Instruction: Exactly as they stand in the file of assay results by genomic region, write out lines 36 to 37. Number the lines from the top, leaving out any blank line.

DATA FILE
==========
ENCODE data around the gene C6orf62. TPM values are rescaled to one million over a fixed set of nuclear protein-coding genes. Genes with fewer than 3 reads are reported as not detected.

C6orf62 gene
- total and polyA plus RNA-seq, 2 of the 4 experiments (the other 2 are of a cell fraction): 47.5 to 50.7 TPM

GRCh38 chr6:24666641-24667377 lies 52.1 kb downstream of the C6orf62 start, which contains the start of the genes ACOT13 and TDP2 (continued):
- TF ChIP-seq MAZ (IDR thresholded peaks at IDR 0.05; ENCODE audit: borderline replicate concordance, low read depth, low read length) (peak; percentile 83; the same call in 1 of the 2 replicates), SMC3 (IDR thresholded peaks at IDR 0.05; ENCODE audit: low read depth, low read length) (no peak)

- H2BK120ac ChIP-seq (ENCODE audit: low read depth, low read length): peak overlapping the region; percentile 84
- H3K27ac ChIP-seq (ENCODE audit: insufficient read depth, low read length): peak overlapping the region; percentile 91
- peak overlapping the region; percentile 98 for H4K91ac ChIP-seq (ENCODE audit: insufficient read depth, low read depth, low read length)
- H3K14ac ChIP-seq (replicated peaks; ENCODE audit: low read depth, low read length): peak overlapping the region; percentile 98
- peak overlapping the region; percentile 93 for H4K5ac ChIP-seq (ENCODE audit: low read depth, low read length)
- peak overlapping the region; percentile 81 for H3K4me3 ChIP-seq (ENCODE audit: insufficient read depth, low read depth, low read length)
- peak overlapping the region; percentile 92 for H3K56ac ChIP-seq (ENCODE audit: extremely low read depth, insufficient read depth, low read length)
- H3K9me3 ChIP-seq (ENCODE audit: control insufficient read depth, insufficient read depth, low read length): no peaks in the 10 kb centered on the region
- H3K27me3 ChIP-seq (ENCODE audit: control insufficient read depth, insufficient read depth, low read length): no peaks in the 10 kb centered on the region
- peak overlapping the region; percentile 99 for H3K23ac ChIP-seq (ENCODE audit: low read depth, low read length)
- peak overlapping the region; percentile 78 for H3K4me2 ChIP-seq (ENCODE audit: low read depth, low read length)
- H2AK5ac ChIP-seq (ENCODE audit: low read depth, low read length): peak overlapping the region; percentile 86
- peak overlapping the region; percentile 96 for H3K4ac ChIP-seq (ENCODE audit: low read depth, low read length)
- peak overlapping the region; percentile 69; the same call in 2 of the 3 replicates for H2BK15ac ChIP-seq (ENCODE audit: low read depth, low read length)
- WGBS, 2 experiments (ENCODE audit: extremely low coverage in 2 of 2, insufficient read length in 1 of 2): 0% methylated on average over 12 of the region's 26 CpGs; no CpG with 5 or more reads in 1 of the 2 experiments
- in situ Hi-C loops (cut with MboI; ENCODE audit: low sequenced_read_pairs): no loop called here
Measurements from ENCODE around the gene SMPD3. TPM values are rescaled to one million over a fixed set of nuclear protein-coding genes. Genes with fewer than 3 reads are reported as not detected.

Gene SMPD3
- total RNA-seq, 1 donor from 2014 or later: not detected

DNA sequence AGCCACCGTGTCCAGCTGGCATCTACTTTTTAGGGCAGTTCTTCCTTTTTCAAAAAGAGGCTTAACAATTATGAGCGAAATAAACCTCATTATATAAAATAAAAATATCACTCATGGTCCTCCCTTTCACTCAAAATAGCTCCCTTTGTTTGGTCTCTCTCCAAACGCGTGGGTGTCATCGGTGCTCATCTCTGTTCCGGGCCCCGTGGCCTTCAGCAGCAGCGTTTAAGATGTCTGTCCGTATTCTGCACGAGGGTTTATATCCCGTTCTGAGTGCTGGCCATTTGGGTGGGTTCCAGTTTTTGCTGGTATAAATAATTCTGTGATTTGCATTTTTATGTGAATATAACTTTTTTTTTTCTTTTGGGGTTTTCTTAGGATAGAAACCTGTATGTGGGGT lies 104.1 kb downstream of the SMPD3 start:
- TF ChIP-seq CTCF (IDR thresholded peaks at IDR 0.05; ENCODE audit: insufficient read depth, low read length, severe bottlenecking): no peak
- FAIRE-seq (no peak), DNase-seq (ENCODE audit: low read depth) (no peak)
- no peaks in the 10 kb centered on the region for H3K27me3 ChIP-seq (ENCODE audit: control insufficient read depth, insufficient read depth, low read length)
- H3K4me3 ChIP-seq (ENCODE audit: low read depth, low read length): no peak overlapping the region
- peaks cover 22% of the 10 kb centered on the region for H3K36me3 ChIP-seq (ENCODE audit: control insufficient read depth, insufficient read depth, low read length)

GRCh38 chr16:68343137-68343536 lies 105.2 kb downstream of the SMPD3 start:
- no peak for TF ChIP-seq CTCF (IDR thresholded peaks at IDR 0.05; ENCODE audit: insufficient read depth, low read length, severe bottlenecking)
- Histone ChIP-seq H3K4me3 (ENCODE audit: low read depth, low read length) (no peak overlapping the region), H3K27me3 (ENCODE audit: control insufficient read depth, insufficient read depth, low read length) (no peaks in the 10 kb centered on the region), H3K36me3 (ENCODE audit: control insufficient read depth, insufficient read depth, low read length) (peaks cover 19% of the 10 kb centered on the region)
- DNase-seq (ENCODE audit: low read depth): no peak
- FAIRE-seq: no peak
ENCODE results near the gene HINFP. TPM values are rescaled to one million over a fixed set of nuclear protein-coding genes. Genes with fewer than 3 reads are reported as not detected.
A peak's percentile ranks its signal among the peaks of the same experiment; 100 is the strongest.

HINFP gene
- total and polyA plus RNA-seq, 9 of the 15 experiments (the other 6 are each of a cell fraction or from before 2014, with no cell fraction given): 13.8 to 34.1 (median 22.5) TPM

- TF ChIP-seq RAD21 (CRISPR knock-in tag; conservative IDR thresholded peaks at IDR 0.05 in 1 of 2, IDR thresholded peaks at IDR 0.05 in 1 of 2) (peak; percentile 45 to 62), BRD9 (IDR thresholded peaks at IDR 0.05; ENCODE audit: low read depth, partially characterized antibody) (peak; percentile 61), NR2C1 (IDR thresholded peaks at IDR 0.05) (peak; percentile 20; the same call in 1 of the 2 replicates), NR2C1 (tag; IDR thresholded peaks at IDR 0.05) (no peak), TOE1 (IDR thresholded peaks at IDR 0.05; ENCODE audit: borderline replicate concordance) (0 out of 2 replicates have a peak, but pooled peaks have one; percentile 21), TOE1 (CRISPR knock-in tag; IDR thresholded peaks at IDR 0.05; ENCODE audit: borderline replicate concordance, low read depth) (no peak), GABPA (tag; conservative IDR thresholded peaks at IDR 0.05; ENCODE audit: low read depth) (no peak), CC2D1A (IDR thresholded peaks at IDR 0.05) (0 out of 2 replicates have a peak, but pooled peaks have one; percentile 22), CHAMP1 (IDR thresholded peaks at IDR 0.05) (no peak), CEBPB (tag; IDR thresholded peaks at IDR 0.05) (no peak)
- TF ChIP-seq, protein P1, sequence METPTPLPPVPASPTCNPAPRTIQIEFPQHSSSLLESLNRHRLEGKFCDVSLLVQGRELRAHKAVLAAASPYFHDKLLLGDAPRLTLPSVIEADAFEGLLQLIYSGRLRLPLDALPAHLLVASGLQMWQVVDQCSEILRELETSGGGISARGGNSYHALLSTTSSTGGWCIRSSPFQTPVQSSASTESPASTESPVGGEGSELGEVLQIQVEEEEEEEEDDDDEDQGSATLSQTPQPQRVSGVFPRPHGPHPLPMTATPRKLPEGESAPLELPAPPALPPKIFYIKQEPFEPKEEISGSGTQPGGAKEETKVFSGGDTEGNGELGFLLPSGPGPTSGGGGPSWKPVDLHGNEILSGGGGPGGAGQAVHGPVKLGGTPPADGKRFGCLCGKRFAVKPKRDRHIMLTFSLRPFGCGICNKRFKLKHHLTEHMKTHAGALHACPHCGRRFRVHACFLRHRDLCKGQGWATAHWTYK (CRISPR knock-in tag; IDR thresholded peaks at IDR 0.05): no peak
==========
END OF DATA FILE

ENCODE results near the gene HINFP. TPM values are rescaled to one million over a fixed set of nuclear protein-coding genes. Genes with fewer than 3 reads are reported as not detected.
A peak's percentile ranks its signal among the peaks of the same experiment; 100 is the strongest.